Chief Medical Examiner Takes The Stand In George Floyd Case

This slideshow requires JavaScript.

MINNEAPOLIS  — The chief county medical examiner who ruled George Floyd’s death a homicide took the stand Friday at former Officer Derek Chauvin’s murder trial, saying he did not watch the harrowing video of the arrest before examining Floyd so that he would not be biased by what he saw.

“I was aware that at least one video had gone viral on the Internet, but I intentionally chose not to look at that until I had examined Mr. Floyd,” said Dr. Andrew Baker. “I did not want to bias my exam by going in with any preconceived notions that might lead me down one pathway or another.”

Baker, the Hennepin County medical examiner, concluded last year that Floyd died from cardiopulmonary arrest — that is, his heart stopped — complicated by the way police restrained him and compressed his neck as the 46-year-old Black man lay on the pavement last May.

Another medical expert Friday blamed Floyd’s death on the way police held him down, as Chauvin’s attorney pressed the witness with hypothetical questions and other means to suggest that Floyd’s drug use or heart disease killed him.

The testimony of Dr. Lindsey Thomas, a forensic pathologist who retired in 2017 from the Hennepin County Medical Examiner’s Office, bolstered the findings of other prosecution experts who have taken the stand at Chauvin’s murder trial.

Thomas, who did not work on Floyd’s case, said the “primary mechanism of death” was asphyxia, or insufficient oxygen — a conclusion she said she reached mostly from video that showed Floyd struggling to breathe as Chauvin knelt on his neck and two other Minneapolis police officers helped hold him down.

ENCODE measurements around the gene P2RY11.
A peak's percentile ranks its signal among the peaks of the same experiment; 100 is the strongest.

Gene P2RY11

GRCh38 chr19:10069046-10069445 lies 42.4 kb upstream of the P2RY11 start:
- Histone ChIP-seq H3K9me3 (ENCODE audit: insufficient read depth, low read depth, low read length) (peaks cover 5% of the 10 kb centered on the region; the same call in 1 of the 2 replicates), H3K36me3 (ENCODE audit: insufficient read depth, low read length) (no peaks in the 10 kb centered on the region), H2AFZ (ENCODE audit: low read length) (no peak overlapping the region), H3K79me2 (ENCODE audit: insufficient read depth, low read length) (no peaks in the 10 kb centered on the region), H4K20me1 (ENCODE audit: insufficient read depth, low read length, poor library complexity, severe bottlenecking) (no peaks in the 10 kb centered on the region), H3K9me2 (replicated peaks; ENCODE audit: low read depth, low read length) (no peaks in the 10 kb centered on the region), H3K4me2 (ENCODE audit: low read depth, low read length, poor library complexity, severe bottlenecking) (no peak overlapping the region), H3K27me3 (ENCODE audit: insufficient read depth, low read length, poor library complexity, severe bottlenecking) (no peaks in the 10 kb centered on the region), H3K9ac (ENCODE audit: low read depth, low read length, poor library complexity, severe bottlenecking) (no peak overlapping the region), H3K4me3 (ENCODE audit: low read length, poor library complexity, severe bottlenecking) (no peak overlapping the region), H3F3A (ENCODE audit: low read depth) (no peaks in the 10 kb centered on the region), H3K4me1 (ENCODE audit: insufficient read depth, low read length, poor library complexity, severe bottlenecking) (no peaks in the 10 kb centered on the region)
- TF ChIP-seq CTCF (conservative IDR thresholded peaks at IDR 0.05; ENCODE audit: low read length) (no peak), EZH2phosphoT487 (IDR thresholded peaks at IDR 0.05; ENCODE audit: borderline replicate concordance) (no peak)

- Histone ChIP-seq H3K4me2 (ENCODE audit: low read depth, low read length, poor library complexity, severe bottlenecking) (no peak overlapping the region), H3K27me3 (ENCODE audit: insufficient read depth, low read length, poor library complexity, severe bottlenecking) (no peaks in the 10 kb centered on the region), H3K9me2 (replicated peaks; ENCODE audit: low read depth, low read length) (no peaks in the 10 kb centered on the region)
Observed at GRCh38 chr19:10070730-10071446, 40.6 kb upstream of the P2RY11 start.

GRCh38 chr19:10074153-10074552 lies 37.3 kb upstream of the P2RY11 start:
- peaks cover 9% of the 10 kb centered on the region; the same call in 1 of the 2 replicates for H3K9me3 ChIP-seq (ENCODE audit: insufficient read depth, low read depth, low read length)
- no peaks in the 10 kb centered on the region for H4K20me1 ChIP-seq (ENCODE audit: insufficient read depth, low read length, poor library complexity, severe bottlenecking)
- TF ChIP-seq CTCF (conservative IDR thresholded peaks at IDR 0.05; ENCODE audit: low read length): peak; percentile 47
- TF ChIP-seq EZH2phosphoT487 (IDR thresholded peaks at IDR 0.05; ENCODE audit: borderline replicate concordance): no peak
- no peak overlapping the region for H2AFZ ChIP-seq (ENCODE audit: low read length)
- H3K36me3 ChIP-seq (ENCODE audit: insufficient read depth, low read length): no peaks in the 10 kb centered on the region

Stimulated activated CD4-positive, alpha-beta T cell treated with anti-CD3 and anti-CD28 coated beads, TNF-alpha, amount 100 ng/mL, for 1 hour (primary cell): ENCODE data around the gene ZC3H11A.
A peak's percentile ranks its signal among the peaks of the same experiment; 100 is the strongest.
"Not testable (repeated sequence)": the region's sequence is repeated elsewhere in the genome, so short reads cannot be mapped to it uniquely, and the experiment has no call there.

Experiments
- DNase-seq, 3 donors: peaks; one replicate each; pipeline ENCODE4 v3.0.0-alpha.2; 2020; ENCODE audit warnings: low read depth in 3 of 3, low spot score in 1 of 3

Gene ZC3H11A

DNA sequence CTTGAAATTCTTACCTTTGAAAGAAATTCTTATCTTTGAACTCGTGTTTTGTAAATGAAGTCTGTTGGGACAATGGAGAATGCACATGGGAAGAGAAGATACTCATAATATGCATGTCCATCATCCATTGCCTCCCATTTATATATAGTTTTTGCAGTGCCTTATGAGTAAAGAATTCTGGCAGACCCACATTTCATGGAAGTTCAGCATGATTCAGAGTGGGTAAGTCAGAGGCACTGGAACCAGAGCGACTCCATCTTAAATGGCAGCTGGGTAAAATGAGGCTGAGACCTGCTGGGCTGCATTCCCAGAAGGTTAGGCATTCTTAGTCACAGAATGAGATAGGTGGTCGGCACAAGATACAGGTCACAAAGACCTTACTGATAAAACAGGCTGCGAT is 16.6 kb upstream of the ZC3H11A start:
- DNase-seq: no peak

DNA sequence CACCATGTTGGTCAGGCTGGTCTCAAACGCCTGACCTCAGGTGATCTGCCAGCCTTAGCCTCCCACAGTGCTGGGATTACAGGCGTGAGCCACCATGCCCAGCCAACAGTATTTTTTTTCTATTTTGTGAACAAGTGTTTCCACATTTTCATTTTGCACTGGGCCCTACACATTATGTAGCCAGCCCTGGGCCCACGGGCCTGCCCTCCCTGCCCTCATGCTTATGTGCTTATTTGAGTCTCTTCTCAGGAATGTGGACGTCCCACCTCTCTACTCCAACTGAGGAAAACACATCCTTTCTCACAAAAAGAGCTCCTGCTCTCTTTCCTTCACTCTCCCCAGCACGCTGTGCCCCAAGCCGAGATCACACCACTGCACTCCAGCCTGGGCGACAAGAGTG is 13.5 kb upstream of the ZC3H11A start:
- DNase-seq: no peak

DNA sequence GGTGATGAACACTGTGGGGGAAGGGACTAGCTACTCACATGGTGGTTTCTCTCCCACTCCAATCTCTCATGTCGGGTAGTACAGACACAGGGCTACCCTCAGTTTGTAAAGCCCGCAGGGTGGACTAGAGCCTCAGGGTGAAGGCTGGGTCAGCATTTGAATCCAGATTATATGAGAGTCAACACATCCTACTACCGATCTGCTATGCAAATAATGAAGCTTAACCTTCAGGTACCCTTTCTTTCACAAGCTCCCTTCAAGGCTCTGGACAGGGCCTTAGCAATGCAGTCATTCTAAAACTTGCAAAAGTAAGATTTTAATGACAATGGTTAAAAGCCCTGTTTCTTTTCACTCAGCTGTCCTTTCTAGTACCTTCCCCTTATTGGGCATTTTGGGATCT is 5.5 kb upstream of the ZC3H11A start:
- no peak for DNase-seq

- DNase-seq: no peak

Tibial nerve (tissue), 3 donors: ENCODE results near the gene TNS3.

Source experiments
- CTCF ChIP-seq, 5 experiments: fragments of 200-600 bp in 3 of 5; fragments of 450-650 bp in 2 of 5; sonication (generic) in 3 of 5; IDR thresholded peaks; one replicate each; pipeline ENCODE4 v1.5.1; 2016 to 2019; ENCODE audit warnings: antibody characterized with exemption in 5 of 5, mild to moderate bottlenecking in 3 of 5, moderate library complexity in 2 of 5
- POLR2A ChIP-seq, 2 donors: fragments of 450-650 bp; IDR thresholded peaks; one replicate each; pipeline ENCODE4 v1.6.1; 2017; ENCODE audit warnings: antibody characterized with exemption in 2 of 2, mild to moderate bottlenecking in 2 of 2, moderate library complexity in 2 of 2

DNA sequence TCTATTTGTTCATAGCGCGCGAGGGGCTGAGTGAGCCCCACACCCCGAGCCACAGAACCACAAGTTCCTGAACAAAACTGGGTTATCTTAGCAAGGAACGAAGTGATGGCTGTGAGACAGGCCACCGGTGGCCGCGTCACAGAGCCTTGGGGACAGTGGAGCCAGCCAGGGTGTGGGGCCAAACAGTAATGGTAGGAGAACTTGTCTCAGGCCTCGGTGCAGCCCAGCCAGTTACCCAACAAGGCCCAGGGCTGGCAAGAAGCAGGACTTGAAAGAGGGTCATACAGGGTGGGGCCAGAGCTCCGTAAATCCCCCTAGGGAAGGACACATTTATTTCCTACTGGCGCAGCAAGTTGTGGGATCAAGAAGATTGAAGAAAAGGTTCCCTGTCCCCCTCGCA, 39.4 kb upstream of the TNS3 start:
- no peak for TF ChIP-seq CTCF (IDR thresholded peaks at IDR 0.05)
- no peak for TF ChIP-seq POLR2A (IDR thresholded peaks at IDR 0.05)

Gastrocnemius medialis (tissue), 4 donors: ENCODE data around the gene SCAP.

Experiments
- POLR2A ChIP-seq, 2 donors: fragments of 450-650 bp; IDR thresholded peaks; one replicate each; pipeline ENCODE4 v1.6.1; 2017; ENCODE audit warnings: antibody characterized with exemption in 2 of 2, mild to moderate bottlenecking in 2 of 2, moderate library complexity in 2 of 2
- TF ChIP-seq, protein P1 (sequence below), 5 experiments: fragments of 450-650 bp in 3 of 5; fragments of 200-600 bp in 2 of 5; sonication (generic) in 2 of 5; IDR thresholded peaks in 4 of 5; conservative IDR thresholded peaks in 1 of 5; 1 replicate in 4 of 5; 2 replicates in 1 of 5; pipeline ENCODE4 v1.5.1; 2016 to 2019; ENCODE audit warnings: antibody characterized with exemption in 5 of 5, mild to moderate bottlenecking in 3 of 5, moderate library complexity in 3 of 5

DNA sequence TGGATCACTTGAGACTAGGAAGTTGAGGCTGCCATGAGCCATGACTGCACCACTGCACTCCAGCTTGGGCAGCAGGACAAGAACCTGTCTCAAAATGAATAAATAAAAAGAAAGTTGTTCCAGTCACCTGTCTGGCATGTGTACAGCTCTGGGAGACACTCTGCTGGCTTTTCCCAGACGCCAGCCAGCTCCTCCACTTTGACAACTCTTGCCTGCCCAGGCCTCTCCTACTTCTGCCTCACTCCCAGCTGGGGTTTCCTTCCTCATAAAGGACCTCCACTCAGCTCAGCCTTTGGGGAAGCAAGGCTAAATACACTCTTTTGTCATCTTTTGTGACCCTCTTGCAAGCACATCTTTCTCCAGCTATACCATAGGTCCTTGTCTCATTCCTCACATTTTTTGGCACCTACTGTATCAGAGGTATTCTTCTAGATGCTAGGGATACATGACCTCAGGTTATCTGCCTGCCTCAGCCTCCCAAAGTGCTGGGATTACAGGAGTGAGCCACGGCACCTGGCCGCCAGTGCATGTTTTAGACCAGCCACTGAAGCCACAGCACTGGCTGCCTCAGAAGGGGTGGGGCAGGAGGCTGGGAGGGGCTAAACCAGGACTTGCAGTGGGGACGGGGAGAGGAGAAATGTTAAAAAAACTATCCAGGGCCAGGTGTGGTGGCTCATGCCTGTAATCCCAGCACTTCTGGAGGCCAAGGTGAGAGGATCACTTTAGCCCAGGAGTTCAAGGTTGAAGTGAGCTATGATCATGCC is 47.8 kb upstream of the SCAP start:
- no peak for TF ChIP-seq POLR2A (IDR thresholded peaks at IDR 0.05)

“This is a death where both the heart and lungs stopped working. The point is, it’s due to law enforcement subdual, restraint and compression,” Thomas said.

The autopsy itself ruled out heart attack, aneurysm and other causes, and Thomas said it was not a drug overdose death, either.

“There is no evidence to suggest he would have died that night except for the interactions with law enforcement,” she testified.

Thomas said she agreed with Baker’s findings, but she went further in specifying Floyd died of asphyxia. She said that there was nothing in Floyd’s autopsy that noted that, but she said that is not uncommon.

Chauvin, 45, is charged with murder and manslaughter in Floyd’s death May 25. Floyd was arrested outside a neighborhood market after being accused of trying to pass a counterfeit $20 bill.

Bystander video of Floyd crying that he couldn’t breathe as onlookers yelled at the white officer to get off him sparked protests and scattered violence around the U.S.

Chauvin attorney Eric Nelson has argued that the now-fired white officer did what he was trained to do and was not responsible for Floyd’s death. Floyd had high blood pressure and heart disease, and an autopsy found fentanyl and methamphetamine in his system.

Under cross-examination by Nelson, Thomas said she believed Floyd’s heart was “slightly” enlarged.

Nelson asked Thomas about what could cause a heart to suddenly stop beating, noting that Floyd’s bigger heart needed more blood and was working hard in a moment of stress and adrenaline, and that one of his arteries had a 90% blockage.

Thomas said any blockage over 70% to 75% could be used to explain death, in the absence of another cause. But she also said some people can live just fine with an artery that is fully blocked.